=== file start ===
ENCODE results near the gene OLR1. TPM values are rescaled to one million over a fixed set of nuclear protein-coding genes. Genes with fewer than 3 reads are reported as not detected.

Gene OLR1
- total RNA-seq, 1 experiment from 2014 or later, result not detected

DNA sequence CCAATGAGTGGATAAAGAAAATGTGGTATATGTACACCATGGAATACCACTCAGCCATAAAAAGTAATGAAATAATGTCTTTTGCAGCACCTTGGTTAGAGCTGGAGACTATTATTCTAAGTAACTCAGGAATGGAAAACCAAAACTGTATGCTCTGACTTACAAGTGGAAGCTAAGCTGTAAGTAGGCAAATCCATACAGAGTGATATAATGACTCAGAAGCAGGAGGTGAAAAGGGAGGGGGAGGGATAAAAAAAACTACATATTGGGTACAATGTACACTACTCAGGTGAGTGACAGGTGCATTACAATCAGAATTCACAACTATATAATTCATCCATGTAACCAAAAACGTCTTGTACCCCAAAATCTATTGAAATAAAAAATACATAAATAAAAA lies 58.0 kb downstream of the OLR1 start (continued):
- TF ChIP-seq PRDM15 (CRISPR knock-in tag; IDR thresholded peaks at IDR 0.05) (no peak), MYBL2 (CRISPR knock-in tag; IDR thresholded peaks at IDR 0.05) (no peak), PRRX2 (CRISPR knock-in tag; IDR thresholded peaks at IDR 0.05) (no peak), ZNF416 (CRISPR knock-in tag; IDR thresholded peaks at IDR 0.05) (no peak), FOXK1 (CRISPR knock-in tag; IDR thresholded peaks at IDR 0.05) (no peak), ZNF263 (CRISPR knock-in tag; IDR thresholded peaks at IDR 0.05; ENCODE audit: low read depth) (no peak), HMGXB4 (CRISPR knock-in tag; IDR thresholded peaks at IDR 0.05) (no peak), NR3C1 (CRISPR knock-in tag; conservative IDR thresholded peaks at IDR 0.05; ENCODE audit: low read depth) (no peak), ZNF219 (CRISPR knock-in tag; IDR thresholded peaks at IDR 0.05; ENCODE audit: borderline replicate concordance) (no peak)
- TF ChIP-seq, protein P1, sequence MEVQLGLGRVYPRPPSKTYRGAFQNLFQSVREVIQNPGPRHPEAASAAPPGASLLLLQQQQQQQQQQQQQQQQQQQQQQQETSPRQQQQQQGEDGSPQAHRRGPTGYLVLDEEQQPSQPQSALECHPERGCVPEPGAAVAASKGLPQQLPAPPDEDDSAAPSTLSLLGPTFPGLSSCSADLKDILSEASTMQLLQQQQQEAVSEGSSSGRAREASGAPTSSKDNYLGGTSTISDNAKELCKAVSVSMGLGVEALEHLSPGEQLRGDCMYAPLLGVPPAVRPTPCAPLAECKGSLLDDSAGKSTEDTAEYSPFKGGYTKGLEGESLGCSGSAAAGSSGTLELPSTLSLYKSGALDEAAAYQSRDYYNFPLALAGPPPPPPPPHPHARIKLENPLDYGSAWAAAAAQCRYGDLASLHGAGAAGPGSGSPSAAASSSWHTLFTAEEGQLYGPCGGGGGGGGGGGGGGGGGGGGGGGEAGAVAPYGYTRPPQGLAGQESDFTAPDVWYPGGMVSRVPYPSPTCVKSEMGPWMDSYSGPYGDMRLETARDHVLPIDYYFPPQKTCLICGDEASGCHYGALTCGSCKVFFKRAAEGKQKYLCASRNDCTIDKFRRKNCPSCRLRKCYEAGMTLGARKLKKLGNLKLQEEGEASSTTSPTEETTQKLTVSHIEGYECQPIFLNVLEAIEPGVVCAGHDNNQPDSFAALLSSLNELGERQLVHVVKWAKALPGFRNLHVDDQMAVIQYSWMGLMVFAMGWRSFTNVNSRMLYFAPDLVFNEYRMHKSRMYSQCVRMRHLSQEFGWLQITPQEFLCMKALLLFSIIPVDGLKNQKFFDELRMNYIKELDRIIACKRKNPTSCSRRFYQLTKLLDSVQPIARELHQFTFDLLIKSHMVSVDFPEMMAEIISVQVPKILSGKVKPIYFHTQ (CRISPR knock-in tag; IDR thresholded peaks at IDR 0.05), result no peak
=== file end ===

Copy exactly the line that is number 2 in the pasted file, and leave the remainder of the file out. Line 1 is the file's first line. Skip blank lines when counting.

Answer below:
Gene OLR1